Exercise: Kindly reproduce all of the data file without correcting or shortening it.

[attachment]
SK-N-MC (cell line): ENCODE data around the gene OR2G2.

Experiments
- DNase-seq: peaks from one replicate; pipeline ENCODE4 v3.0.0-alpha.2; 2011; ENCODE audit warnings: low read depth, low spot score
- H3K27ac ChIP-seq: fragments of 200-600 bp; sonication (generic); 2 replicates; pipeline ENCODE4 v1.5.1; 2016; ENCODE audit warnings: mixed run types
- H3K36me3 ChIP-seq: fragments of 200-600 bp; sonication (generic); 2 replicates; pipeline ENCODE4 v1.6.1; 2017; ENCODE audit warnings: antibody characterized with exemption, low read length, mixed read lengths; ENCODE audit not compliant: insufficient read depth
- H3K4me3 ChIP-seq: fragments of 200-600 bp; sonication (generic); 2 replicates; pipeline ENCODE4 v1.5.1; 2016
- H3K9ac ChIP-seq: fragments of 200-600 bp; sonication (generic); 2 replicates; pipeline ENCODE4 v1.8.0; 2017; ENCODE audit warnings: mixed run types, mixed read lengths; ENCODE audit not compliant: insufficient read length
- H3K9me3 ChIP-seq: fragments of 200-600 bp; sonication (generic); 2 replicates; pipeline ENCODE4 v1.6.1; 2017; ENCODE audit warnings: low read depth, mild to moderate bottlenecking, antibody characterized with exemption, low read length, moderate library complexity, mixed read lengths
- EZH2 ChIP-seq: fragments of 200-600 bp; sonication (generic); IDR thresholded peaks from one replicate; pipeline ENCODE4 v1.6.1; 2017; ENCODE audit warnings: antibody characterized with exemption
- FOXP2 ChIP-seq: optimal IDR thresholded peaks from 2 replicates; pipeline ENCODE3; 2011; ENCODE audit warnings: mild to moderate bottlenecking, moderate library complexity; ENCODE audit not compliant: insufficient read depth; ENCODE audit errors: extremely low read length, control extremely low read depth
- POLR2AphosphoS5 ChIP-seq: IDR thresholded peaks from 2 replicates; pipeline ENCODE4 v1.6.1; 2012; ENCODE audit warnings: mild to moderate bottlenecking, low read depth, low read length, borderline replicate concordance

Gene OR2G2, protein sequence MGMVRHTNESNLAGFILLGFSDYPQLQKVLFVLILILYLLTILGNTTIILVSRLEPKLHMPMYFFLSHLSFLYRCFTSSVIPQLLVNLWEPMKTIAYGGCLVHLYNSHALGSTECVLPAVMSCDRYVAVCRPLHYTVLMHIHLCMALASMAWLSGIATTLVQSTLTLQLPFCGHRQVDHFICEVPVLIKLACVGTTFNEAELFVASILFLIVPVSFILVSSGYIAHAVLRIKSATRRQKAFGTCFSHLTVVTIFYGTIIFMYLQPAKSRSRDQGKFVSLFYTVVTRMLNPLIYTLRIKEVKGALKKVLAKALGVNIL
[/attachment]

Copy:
SK-N-MC (cell line): ENCODE data around the gene OR2G2.

Experiments
- DNase-seq: peaks from one replicate; pipeline ENCODE4 v3.0.0-alpha.2; 2011; ENCODE audit warnings: low read depth, low spot score
- H3K27ac ChIP-seq: fragments of 200-600 bp; sonication (generic); 2 replicates; pipeline ENCODE4 v1.5.1; 2016; ENCODE audit warnings: mixed run types
- H3K36me3 ChIP-seq: fragments of 200-600 bp; sonication (generic); 2 replicates; pipeline ENCODE4 v1.6.1; 2017; ENCODE audit warnings: antibody characterized with exemption, low read length, mixed read lengths; ENCODE audit not compliant: insufficient read depth
- H3K4me3 ChIP-seq: fragments of 200-600 bp; sonication (generic); 2 replicates; pipeline ENCODE4 v1.5.1; 2016
- H3K9ac ChIP-seq: fragments of 200-600 bp; sonication (generic); 2 replicates; pipeline ENCODE4 v1.8.0; 2017; ENCODE audit warnings: mixed run types, mixed read lengths; ENCODE audit not compliant: insufficient read length
- H3K9me3 ChIP-seq: fragments of 200-600 bp; sonication (generic); 2 replicates; pipeline ENCODE4 v1.6.1; 2017; ENCODE audit warnings: low read depth, mild to moderate bottlenecking, antibody characterized with exemption, low read length, moderate library complexity, mixed read lengths
- EZH2 ChIP-seq: fragments of 200-600 bp; sonication (generic); IDR thresholded peaks from one replicate; pipeline ENCODE4 v1.6.1; 2017; ENCODE audit warnings: antibody characterized with exemption
- FOXP2 ChIP-seq: optimal IDR thresholded peaks from 2 replicates; pipeline ENCODE3; 2011; ENCODE audit warnings: mild to moderate bottlenecking, moderate library complexity; ENCODE audit not compliant: insufficient read depth; ENCODE audit errors: extremely low read length, control extremely low read depth
- POLR2AphosphoS5 ChIP-seq: IDR thresholded peaks from 2 replicates; pipeline ENCODE4 v1.6.1; 2012; ENCODE audit warnings: mild to moderate bottlenecking, low read depth, low read length, borderline replicate concordance

Gene OR2G2, protein sequence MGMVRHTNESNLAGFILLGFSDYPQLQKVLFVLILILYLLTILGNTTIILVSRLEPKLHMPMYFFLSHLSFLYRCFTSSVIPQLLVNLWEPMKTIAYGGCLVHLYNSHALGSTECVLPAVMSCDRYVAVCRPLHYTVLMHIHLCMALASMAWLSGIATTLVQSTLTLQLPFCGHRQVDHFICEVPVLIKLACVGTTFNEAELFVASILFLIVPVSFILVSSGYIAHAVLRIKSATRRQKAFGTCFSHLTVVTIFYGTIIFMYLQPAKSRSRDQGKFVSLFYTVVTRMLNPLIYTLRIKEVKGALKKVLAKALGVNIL